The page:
Some minor stabilization crept in at the end of Monday’s session but there’s no incentiv...
Helping Companies Hang On
06/23/2009 10:50 am EST
Vahan Janjigian, editor of Forbes Growth Investor, says an outsourcing and benefits consulting firm provides essential services and has held up well in the recession.
Hewitt Associates (NYSE: HEW) provides outsourcing and consulting services. The company has more than 3,000 clients worldwide including many of the largest corporations. In fiscal 2008, 74% of revenues were generated within the US. The remaining 26% came from Europe, Canada, Asia Pacific, and Latin America.
The company’s benefit outsourcing segment produced 51% of first-half fiscal 2009 revenues. This segment provides various services, including administration of defined-benefit, defined-contribution, and health and welfare plans.
Human resource business process outsourcing (HRBPO) produced 16% of revenues. Talent management services include recruitment, training, performance evaluation, and succession planning. Workforce management services cover compensation administration, records management, relocation services, leave and absence management, travel, and execution of layoffs when necessary. Core process management services include payroll administration, benefits, and corporate level financial transactions.
Consulting accounted for the remaining 33% of revenues. HEW offers a myriad of consulting services including retirement planning, actuarial analysis, asset allocation, investment manager evaluation, designing cost-effective employee health care plans, and providing advice on acquiring, managing, and compensating employees and managers. Corporations also rely on HEW’s advice for mergers, acquisitions, and divestitures.
To a large extent, HEW’s revenues are a function of headcount at client organizations. Revenues can decline when clients institute layoffs, because fewer employees remain in corporate benefit programs. Furthermore, clients may scale back spending on consulting services during difficult economic times.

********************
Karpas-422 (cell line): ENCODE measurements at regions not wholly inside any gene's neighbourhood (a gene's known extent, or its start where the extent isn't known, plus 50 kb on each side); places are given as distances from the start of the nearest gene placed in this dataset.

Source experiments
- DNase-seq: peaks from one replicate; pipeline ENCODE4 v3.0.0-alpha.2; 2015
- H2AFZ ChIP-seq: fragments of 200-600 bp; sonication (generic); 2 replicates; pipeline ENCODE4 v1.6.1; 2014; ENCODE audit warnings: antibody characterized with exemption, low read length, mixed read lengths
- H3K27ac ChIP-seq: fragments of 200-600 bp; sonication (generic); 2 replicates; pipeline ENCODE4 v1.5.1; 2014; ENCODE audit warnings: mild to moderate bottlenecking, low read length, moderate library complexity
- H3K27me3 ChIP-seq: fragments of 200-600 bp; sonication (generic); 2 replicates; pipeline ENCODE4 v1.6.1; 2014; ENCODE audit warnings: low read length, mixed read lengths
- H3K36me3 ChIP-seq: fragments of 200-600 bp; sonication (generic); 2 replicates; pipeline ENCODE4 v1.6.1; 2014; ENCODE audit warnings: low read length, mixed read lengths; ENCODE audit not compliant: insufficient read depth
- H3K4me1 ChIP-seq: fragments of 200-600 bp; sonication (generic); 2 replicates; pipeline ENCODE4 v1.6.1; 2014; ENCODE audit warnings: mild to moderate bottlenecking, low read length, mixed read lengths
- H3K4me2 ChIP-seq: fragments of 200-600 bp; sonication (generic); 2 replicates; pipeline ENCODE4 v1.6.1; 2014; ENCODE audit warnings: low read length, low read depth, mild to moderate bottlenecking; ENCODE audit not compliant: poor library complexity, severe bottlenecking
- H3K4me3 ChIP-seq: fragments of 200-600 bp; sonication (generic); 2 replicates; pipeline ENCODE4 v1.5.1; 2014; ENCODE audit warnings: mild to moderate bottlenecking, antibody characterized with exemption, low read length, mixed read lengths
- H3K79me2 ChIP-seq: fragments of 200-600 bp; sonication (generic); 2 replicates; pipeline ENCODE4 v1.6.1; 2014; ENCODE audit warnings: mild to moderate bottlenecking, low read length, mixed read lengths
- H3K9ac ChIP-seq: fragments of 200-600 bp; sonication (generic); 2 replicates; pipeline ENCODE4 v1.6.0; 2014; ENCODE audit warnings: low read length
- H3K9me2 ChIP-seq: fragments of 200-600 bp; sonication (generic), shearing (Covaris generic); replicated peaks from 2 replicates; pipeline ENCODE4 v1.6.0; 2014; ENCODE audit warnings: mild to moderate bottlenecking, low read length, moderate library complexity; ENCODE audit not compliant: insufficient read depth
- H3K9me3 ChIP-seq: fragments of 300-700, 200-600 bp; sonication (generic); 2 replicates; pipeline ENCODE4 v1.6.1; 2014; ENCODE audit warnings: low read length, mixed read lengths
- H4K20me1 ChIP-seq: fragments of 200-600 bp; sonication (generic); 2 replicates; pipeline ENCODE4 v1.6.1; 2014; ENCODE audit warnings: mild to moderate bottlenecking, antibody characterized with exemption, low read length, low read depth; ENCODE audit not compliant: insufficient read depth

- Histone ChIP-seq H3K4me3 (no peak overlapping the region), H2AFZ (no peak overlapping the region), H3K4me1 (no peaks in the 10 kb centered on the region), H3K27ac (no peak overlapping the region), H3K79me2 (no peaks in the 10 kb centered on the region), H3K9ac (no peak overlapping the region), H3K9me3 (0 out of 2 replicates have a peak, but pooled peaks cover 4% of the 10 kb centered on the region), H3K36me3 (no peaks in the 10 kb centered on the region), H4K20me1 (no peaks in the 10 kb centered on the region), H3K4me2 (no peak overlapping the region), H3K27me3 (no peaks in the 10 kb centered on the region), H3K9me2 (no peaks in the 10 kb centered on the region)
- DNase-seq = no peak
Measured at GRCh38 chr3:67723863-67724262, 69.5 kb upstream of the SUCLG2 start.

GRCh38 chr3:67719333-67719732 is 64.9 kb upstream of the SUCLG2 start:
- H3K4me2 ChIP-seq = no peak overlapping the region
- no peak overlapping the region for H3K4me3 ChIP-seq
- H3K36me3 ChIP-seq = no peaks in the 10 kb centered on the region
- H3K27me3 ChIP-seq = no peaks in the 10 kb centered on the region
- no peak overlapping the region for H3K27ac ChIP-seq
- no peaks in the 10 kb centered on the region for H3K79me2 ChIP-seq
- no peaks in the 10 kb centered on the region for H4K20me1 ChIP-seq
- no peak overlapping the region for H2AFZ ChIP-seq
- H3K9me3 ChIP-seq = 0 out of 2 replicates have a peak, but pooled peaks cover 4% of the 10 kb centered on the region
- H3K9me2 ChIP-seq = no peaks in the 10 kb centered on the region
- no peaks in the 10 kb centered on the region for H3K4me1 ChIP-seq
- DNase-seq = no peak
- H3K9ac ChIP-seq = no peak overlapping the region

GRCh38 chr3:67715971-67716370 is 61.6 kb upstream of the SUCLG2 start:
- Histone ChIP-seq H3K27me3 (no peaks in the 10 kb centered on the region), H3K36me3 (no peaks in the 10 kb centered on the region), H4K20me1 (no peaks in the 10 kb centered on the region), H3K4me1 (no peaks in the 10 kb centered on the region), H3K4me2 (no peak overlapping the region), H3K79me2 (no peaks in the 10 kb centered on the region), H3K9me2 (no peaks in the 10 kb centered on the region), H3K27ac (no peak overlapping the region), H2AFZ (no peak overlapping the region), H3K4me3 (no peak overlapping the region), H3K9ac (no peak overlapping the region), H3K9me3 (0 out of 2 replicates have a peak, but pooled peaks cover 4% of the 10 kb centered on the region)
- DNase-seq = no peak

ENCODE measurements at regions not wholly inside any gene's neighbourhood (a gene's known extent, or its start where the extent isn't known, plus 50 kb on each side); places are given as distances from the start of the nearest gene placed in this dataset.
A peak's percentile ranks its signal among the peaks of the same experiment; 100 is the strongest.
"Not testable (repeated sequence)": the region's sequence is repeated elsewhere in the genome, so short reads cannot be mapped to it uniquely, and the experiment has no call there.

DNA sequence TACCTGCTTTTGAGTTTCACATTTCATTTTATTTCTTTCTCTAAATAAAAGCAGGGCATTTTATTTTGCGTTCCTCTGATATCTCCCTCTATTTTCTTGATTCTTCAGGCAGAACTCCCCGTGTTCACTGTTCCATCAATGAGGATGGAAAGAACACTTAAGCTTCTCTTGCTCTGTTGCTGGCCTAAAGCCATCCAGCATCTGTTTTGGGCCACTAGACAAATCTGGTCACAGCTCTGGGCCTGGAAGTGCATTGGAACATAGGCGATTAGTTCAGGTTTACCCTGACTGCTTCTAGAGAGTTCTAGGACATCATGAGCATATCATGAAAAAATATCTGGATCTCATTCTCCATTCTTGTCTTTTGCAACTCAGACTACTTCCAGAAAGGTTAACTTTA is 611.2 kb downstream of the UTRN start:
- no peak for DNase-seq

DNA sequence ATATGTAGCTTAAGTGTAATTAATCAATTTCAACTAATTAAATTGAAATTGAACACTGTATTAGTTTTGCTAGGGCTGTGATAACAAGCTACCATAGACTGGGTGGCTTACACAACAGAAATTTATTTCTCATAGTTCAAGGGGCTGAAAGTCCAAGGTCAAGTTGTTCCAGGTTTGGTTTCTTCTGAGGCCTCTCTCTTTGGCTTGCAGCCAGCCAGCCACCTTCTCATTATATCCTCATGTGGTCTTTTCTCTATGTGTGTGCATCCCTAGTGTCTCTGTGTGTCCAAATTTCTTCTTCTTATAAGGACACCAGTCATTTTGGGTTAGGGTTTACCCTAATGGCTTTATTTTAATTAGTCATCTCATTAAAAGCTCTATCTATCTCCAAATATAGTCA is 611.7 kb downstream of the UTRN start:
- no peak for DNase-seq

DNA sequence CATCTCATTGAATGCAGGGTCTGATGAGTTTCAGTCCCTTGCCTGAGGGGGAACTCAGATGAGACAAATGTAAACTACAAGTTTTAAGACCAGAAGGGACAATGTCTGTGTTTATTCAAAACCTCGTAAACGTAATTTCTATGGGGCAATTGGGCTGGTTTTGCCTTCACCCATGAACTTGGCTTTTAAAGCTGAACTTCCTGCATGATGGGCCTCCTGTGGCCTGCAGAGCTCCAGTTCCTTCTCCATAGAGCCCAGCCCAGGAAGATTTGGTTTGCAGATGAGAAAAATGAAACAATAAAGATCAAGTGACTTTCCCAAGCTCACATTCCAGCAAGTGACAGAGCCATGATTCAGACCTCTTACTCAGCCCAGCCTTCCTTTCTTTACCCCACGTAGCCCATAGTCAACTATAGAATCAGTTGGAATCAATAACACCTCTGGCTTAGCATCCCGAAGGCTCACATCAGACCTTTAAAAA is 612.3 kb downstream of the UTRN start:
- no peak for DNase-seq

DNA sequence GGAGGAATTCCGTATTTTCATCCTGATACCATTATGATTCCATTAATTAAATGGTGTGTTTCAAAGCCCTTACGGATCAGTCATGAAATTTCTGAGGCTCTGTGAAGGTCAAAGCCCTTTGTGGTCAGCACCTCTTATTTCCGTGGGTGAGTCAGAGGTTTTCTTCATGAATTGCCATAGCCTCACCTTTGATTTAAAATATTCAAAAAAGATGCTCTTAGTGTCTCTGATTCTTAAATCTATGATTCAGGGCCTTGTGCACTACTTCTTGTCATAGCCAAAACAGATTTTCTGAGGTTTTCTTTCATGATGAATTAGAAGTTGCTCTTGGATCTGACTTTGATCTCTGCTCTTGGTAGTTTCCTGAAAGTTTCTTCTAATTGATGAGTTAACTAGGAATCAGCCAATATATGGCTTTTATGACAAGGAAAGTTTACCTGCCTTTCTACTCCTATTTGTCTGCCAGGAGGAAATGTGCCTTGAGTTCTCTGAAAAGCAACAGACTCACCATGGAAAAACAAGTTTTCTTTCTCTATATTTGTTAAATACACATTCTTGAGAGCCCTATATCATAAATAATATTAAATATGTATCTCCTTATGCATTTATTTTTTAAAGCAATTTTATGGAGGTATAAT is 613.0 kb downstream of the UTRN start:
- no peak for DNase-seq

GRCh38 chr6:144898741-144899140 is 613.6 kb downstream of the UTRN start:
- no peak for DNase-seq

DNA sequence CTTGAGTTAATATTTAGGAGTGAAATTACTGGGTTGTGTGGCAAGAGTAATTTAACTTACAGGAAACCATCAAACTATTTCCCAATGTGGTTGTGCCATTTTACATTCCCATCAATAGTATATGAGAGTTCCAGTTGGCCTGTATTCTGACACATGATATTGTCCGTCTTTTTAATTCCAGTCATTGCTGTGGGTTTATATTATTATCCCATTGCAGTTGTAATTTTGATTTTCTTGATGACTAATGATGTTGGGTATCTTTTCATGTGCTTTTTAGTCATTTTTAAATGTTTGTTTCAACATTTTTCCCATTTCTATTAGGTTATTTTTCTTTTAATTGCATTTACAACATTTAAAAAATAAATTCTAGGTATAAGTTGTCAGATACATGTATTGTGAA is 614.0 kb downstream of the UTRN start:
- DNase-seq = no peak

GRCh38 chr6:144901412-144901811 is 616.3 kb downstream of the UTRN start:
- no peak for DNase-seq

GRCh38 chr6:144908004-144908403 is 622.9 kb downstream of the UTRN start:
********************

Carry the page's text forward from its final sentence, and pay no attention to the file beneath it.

Despite severe recessionary pressures, HEW’s operations have held up well. Fiscal second-quarter revenues fell just 3.5% year over year to $761.8 million. Benefit outsourcing revenues increased 2.2% to $392 million, helped by the favorable resolution of a contract dispute. HRBPO revenues declined 14.9% to $119 million. Consulting services fell 6.7% to $243 million due to unfavorable foreign exchange. [But] the pro forma operating profit margin jumped to 13.07%, [while] pro forma net income soared 55.6% to $57.1 million, or 60 cents per share.
The recession continues to present a serious investment risk as client companies accelerate layoffs. On the other hand, barring bankruptcy, clients may decide to rely more on HEW’s consulting services. HEW also faces the risk of underestimating expenses associated with contracts, which would lead to lower-than-expected profitability.
Due to the recession, management currently expects a low- to mid-single-digit percentage revenue decline for fiscal 2009 [from fiscal 2008’s total], which is marginally worse than called for in previous guidance. Benefit outsourcing revenues should be flat, but HRBPO and consulting revenues are expected to fall.
Thanks to significant improvements in operations, [however,] profit margins for the full year should be stronger than initially projected. This is why management is sticking to its operating income guidance of $420 million to $435 million. (The stock closed below $30 Monday—Editor.)
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